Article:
Brian McCann, bunt it into that ocean at third base! Geez, how stupid are you? And how cowardly is your manager, Joe Girardi? Friday, April 11, 2014
The hockey expression for a player's inability to shoot the puck into an empty or mostly open net: he can't put it the ocean.
Yankee catcher Brian McCann can't buy a hit: OPS .356, rank 199. But McCann refuses to even try to bunt it into that ocean at third base created by the extreme shift teams are playing against McCann. In last night's Yankee win over the Red Sox at Yankee Stadium McCann had at least his second hit this season taken away from him by an infielder playing way out in right field.
|Little League baseball player squares around to bunt.|
2007 by Wildernice/en from Wikimedia Commons
Shift fear: why are managers afraid to order their batters to bunt against the shift? Thursday, April 10, 2014
Managers are no longer afraid to deploy the shift on defense but they are afraid to order their batters to bunt against the shift. What gives? ...
McCann has five singles in 33 at bats (AB), plus one walk. OPS .328, OPS+ -7. Yes, NEGATIVE 7. With the Yanks needing a base runner, not necessarily a home run (HR), McCann will not bunt for a hit against the shift. For his career McCann's HR rate (AB/HR): 3,896/176=22. So his chances of hitting a HR are about one out of 22, about 4.5%.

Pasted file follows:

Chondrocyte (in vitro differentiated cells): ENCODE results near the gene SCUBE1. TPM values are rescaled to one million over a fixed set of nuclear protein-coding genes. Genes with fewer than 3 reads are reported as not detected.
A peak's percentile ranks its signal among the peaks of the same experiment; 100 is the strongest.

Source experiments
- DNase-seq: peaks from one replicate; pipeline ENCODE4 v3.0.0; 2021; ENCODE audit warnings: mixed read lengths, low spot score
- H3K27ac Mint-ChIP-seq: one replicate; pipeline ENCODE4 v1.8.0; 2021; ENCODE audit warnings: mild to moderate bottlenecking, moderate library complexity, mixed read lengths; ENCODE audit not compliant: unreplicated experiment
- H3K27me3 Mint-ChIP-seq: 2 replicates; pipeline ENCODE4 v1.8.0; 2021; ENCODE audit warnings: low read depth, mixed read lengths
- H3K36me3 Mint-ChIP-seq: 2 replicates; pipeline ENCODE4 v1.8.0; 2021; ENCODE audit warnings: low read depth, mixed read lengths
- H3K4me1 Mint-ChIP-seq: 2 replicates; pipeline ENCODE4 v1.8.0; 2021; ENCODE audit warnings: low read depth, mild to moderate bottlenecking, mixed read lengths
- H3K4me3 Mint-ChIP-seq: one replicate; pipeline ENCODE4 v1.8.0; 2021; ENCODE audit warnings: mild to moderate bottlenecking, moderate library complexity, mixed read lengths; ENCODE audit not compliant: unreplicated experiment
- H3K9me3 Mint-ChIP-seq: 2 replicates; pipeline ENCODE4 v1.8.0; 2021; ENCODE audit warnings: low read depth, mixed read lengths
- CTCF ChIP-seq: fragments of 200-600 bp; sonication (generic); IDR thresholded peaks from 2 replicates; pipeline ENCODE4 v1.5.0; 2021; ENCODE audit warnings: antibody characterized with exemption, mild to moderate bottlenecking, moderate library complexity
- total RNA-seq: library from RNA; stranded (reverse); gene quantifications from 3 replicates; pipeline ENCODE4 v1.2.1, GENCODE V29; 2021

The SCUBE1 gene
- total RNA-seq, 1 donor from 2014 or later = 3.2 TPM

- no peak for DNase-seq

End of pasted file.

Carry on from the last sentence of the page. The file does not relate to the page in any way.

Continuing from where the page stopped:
I'm guessing that any major league batter has about a 90% chance of bunting for a hit into the empty area of the shift, especially a lefty batter who is already closer to first base and the open area near third base the longest infield distance away.
The defense is giving the offense a single, possible double.
Why won't the batter take it?
Even after his two homers and three RBI in four at bats yesterday, McCann has an OPS of only .556, OPS+ 55. His two homers in 41 AB gets him right about at his career level.
Had McCann bunted as I advocated he would not have hit those two homers. However, he might have had four singles. In one game that would not make sense. However, in a very short long run it would.
Teams continue to deploy the shift. I'm guessing that they are tracking its effectiveness. There are two basic reasons that it benefits the defense.
1. Batters are too dumb to adapt either by learning to hit away from fielders or simply bunt.
2. Batters become distracted.
Let's say that McCann can bunt for hits only half the time he tries, not the 90% I suggested. McCann is a slow runner and not experienced at bunting. Remember, he'd be squaring around, not doing anything fancy. There would no fielder anywhere near his ocean-like empty area near third base. McCann would have a very high batting average but only for a short time. Why? The other teams would stop shifting. Then McCann would return to his usual style against a pretty traditional alignment of fielders and McCann would get his usual results.